We have returned to our post, holding on to the tail end of summer as it races away from us.
In front of me a scene stretches out as familiar as the face in my mirror: A tidal cove, a clam flat, a lobster boat motoring laconically from one string of traps to the next. A flock of sea gulls follows the boat like oxpeckers on the backs of African cattle.
This morning, the sound of the CB chatter that connects one lobsterman to another drifts up the lawn and onto the porch. And from time to time the scream of a herring gull on the roof startles me as much as a car alarm in the city.
We pick up summer here where it was left off, the way we pick up the shorts and T-shirts and baseball caps that are left to winter over in chests of drawers. By now, 20 summers are strung together like lanterns along a single piece of shoreline.
By September, our friends are already back from places as far away as Tuscany and New Zealand. They have added Great Barrier Reefs and Serengeti Plains to their vacation life lists like Audubon birders boasting a rare species.
But we have returned to this island as surely as the goldfinch and the black-crowned night heron. We do not spend the winter browsing through travel brochures. We do not make summer plans any more than do the flycatchers that migrate each year to build a nest on the exact same piece of our porch roof.
Last week on my way out of the city, a friend on his way back spotted my overflowing Bean bag. As we stood and talked about foreign ports and languages, he stopped and asked curiously, "Don't you ever want to go someplace new?" For a moment, I felt like a stick-in-this-island-mud, a creature of dull habit and unimaginative routine.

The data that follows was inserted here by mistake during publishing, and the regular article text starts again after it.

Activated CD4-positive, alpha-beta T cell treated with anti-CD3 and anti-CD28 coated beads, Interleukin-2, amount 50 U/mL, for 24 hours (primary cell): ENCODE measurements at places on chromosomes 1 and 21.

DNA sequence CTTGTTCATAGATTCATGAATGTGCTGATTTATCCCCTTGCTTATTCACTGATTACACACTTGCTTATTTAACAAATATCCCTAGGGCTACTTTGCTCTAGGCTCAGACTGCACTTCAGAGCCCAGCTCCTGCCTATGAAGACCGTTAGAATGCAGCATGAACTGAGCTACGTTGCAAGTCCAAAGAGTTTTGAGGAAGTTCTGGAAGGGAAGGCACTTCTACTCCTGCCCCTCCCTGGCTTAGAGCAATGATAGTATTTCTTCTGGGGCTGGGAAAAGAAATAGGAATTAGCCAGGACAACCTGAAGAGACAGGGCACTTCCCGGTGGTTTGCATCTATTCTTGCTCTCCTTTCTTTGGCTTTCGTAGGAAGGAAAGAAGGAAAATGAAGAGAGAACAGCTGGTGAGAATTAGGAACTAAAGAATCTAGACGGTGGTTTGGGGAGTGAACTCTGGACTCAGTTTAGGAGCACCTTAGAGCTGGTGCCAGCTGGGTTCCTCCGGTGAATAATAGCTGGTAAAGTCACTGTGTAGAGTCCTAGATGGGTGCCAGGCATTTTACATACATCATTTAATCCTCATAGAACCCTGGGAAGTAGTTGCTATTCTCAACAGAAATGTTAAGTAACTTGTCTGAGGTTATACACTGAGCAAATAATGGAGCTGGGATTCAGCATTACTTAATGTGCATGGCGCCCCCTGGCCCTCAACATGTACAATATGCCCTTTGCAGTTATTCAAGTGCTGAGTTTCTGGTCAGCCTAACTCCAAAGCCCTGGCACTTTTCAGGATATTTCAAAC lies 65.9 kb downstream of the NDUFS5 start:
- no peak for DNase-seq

But this morning, I take a fresh accounting. There are bullfrogs in the pond this summer. That's new. The purple finches that were once rare have become frequent fliers to the bird feeder, and I spotted a gannet in the bay beside the sea gulls and cormorants. That's new. So are the phlox making their first personal appearance -- unannounced, unplanted -- in my garden.
I am not unfamiliar with travel. I have spent enough hours in enough airports to know which side I'm on in the debate over who is responsible for air rage.
From time to time, I still develop a crush on a new place. Last winter I fell for Hawaii -- infatuated with the exotic landscape, the people, the food. The Brazilian cardinal had it all over the red one in my Maine chestnut tree, the lush tropic trumped the granite shoreline, the warm South Pacific was more welcoming than the icy North Atlantic.
But a crush is not a marriage, and I know now what I didn't know when I was young: In one way or another, we are all, inevitably, tourists. The truth is that we can't know too many places or people in our allotted time. Not really know them.
When we travel widely, seven cities in seven days, we are always newcomers, inevitably dwelling in the present tense. We know a snapshot -- Paris in 1987, Prague in 1995, the Vineyard last year, Vancouver this year. The paradox is that we cannot actually know what is new without knowing what is past. We cannot recognize a new hairdo on someone we have just met.
There are two ways to live -- wide or deep. Sooner or later we have to decide whether and where we want to land. We have to choose the people and the place we call home. We have to choose what we want to learn.
It takes time, the painter Georgia O'Keeffe once wrote, to really see a flower. It took me two or three summers to tell one berry bush from another and the best mussel beds under the seaweed. I had to spend an entire season with the trillium to know that it has a white flower in June and red berries in August. It was 20 years before an eagle was spotted over the bay! Now that is news.
So, to others, sightseeing -- that strangely redundant word -- may conjure up images of grand canyons and great cathedrals. But today I saw a sight on this small patch of land, a small magenta wildflower that I have never seen before. And this is how I find out what's new: by staying put.